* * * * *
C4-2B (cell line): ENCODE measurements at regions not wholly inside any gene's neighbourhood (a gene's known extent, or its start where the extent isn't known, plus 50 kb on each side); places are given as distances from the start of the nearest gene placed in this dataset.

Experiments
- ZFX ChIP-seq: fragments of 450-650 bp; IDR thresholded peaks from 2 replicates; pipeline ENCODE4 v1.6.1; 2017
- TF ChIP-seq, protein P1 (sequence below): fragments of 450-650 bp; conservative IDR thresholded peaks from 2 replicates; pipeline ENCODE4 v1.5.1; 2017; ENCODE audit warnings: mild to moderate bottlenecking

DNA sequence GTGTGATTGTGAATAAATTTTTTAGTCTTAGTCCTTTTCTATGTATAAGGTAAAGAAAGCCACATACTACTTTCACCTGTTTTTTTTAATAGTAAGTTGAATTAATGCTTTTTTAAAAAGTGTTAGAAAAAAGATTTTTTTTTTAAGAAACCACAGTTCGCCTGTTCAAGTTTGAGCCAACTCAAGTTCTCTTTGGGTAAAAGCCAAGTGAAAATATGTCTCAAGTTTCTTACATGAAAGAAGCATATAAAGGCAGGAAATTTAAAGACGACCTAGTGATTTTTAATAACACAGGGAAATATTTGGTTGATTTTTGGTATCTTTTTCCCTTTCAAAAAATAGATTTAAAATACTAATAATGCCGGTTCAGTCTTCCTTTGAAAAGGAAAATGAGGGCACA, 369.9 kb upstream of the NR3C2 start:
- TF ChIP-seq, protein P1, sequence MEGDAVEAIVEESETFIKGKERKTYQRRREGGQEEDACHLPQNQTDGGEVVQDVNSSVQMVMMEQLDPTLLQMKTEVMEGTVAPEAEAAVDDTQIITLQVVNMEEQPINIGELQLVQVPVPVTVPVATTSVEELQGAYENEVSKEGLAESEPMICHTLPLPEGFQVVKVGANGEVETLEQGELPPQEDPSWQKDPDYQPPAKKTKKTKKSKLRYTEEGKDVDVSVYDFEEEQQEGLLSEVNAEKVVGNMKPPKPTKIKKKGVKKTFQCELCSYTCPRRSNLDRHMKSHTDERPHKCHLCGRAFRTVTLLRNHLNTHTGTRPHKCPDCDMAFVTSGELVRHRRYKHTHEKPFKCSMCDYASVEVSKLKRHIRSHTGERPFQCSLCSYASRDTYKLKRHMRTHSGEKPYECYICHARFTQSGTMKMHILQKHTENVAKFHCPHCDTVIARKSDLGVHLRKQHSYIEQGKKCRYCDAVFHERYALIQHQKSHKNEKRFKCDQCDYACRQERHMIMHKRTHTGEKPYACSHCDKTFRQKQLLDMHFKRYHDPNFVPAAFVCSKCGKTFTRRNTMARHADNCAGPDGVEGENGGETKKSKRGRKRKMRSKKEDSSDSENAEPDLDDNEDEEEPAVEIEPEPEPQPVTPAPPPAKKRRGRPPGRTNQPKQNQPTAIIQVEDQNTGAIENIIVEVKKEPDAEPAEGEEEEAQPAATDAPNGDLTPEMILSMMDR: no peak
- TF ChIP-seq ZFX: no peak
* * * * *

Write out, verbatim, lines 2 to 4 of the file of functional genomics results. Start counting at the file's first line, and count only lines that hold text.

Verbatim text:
Experiments
- ZFX ChIP-seq: fragments of 450-650 bp; IDR thresholded peaks from 2 replicates; pipeline ENCODE4 v1.6.1; 2017
- TF ChIP-seq, protein P1 (sequence below): fragments of 450-650 bp; conservative IDR thresholded peaks from 2 replicates; pipeline ENCODE4 v1.5.1; 2017; ENCODE audit warnings: mild to moderate bottlenecking